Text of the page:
Skating through winter amid Mother Nature’s slippery ways
En route to cover one of my favorite topics, 4-H, I opened the door of my car and no sooner had I put my foot on the ground than it slid out from under me. It took me a few seconds to figure out how to get up. The parking lot had been transformed into an ice rink, and me without my skates.
I interviewed storyteller Kathy Hunter last week who writes and records her own fables which explain that storms worsen when Mother Nature gets angry. I asked, “What kind of mood is she in when she throws out a chinook after we finally get some snow?” After last night, I’d like to know what makes her so angry that she decides freezing rain is a good weather option.
Driving from Lakeview to Olympia, Wash., for almost a decade during Christmas break, our family encountered a lot of winter driving. Once we were rendered snow bound in Bend and twice we held over in Portland because of ice storms. Crossing the street from the hotel to a restaurant and I struggled to make it to the center. Traction seemed better walking on the ice-covered grass, until I fell and the individually ice-coated blades of grass cut into my palms like knives.
After my parents moved to Portland, I flew in to visit during an ice storm. The following day, while driving my mother to work, I was appalled at the car’s lack of ability to move from a stopped position. It was Christmas Eve.
She said, “Go to Les Schwab.” For four hours I hung out in the lobby drinking coffee and shooting the bull before the technicians could put on the studded tires and I could get on with my day. Say what you want about studded tires’ affect on our roads, getting where I’m going safely is my primary concern.
A couple years ago, Dad wanted to join me at Fergi Fest. I took his cane from him and gave him a ski pole — the footing at Ferguson Ridge isn’t good on the best day, but on a spring, slush and mud day? Forget about it. Of course, he fell anyway. As I was wringing my hands about it, one friend said, “Stop being everyone’s mother.”
For the past 5.5 years, Mom and Dad have traveled to Wallowa County countless times, but not during bad weather. My mother’s adversity to cold being one reason and of course bad roads being another. We can always wait to visit until those windows of opportunity when the roads are clear. But danger is always lurking.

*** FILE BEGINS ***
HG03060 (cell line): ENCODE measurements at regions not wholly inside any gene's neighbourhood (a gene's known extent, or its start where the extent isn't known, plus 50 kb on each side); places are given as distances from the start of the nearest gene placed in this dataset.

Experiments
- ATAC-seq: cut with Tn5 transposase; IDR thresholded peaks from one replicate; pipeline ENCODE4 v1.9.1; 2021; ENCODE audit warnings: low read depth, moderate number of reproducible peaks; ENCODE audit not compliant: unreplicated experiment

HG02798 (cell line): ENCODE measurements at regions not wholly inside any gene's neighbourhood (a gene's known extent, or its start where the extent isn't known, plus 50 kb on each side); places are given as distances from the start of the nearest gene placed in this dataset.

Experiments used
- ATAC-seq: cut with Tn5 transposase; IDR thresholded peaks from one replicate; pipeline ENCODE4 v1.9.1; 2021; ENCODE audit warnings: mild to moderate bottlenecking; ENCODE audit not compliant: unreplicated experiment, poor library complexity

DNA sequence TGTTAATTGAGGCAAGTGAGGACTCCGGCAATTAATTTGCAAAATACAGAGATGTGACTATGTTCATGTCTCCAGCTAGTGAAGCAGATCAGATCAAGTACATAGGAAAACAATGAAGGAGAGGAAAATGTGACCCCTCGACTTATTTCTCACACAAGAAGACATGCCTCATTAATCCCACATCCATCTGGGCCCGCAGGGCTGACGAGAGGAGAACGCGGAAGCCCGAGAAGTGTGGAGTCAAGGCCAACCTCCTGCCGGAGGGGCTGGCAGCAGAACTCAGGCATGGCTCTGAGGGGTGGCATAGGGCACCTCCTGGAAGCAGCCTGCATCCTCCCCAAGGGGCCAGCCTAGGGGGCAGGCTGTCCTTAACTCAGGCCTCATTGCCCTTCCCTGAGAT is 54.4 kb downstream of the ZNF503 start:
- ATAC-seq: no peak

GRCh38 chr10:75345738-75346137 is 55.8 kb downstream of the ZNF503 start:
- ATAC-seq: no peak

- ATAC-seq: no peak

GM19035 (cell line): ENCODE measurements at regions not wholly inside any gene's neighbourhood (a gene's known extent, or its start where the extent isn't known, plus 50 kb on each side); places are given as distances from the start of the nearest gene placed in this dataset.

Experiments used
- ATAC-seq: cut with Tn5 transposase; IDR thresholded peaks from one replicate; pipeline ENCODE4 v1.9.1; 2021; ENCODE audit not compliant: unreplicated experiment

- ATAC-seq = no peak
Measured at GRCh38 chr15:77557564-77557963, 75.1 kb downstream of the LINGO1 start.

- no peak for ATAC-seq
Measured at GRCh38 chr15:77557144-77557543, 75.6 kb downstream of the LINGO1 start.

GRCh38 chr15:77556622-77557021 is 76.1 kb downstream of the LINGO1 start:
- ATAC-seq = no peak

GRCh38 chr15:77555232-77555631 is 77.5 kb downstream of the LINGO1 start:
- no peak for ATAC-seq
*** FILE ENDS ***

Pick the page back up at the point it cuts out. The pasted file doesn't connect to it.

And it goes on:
On Christmas Eve, I was on my way home from shooting pictures of Skating with Santa in the Enterprise Park when my mother called asking me for an ace bandage. She fell and hurt her wrist. I said I’ll call the EMT neighbor and have him look at it. He advised no, a bandage isn’t a good option with the swelling and he said, “If you don’t go to the hospital, I won’t have any sympathy.”
So on Christmas Day we spent two hours in the emergency room, calling an x-ray technician and a doctor away from their homes to determine the extent of her injuries — a hairline fracture — no surgery needed, just a splint and some Advil.
My mother is right-handed and so of course she landed on her right hand. Her penmanship is artistry — I giggled when I saw her trying to teach herself to write with her left hand. She insisted on one-handedly washing dishes and managed to dress herself and get on fairly well minus the use of her right hand and arm.
What is a holiday without a tale of woe or two? I am grateful she got out of the ordeal with a relatively minor injury — in retelling of her fall, one friend said her mother broke both wrists before a wedding and another said she spent time in the hospital this Christmas with her mother-in-law.
Yesterday, I was mocked for sliding into the courthouse on icy sidewalks, hunched up and carefully watching my feet. When I exited the building, the first step onto the sidewalk slid out from under me and I landed … on my left hand. I am decidedly left-handed. Nothing broken, I skated one foot in front of the other to the car and slowly drove home.
I hope whatever bad hair day Mother Nature is having she gets over soon — I would like to be heading to Fergi again soon and not the emergency room.